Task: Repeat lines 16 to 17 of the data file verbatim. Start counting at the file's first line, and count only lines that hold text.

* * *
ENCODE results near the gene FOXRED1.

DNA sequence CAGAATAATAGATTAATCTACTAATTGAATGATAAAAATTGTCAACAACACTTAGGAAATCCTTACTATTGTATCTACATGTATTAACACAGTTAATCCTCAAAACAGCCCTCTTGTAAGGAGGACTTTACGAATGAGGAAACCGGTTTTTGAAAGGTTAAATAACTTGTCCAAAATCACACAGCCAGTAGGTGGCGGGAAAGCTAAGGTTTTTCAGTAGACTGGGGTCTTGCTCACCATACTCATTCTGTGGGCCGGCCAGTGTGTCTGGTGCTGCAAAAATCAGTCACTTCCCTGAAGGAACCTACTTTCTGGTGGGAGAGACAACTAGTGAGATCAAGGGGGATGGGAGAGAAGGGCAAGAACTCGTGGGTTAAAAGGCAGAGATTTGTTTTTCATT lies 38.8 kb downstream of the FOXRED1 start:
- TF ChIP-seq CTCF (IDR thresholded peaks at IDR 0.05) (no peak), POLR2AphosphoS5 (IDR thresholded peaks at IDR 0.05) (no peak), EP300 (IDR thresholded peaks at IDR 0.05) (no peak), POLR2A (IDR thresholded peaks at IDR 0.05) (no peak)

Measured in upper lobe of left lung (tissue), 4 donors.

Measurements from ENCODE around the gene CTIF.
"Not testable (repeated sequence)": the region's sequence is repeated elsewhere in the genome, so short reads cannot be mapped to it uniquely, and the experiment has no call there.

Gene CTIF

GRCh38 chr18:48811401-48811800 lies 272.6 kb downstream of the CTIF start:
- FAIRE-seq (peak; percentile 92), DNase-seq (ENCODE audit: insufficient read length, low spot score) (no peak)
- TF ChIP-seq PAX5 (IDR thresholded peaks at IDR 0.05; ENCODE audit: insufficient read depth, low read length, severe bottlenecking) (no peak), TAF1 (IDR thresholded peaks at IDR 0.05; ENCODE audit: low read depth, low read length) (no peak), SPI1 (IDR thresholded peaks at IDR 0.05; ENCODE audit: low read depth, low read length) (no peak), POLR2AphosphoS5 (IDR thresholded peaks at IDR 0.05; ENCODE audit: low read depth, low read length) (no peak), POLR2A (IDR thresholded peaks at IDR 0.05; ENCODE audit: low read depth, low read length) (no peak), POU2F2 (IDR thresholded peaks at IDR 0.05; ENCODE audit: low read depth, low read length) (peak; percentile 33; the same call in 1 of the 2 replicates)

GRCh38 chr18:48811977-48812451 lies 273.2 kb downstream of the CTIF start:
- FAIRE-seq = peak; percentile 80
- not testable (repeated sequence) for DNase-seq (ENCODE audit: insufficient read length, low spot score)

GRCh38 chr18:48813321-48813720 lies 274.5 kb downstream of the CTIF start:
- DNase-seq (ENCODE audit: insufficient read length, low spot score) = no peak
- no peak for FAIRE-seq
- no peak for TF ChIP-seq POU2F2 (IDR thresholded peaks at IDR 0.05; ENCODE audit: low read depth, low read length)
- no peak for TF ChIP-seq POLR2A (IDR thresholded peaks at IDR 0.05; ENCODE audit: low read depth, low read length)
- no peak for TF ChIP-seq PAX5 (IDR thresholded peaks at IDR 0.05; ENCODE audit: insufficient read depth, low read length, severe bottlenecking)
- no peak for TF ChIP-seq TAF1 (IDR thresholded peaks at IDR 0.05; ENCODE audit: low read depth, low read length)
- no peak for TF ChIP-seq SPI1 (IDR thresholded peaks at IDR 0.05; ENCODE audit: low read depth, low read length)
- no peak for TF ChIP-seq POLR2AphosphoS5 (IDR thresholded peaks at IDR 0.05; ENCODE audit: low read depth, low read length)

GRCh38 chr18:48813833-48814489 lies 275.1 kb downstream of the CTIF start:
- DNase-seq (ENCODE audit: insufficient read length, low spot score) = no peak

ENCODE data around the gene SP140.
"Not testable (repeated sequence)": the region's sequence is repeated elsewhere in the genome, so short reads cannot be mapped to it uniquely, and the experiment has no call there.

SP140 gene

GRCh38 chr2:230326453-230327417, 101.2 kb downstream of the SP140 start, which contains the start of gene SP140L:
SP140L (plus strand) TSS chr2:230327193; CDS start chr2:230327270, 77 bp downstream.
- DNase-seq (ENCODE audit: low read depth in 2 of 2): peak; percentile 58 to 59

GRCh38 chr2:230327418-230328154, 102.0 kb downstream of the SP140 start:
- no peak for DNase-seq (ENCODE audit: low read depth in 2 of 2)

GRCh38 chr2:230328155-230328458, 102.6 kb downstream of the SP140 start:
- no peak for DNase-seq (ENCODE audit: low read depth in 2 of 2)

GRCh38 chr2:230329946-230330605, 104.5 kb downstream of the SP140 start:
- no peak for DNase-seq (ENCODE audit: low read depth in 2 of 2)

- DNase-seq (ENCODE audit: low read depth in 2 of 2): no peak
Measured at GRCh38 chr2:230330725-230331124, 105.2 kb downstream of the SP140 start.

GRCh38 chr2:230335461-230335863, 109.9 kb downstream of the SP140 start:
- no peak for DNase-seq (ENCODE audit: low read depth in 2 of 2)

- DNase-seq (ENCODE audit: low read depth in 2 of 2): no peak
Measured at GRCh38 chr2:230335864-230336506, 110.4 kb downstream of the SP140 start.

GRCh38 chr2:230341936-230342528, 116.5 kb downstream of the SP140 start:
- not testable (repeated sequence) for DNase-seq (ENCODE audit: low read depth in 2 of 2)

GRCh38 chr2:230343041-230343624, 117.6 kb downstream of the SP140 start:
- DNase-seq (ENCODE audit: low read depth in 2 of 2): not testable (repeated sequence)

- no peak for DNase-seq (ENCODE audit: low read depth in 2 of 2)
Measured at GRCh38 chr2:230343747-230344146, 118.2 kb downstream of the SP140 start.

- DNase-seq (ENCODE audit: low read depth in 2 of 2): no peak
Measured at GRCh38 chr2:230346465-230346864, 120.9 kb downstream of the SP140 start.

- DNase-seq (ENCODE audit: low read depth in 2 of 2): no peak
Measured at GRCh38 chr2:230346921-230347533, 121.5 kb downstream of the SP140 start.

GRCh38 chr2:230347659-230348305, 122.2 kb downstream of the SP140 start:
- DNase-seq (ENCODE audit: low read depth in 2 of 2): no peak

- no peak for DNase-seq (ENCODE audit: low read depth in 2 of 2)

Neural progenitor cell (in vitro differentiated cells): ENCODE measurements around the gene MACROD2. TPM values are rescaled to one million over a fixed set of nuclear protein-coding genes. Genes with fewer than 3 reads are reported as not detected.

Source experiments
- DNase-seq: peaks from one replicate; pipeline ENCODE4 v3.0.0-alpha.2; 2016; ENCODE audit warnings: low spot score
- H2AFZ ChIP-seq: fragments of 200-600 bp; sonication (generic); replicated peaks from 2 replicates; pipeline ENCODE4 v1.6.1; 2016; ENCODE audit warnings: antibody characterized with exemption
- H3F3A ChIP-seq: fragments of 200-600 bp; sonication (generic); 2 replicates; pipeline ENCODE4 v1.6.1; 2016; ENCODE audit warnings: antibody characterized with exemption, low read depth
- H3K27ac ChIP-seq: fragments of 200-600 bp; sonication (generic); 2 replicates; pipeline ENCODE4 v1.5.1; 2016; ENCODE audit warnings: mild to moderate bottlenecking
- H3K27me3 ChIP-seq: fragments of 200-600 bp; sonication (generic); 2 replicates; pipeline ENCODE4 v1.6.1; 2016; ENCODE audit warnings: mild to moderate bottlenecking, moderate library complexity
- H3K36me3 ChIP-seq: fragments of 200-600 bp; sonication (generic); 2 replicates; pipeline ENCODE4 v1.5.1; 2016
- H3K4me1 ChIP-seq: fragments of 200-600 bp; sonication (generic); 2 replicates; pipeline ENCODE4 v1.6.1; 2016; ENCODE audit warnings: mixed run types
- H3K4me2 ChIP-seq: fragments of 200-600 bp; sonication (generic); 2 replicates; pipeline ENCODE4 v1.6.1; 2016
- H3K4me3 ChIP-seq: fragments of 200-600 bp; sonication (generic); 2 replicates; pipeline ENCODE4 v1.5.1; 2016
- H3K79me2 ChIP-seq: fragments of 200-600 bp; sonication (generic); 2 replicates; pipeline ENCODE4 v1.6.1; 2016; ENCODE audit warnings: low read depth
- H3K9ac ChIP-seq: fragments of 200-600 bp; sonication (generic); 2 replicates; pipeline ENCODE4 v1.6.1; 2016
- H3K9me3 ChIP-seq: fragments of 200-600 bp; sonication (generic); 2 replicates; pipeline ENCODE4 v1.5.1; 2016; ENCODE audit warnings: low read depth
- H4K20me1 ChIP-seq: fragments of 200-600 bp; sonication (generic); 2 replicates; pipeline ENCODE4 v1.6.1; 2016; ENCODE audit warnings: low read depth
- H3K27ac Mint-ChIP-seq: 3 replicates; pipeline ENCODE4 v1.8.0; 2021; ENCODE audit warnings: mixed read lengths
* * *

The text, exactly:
- no peak for FAIRE-seq
- no peak for TF ChIP-seq POU2F2 (IDR thresholded peaks at IDR 0.05; ENCODE audit: low read depth, low read length)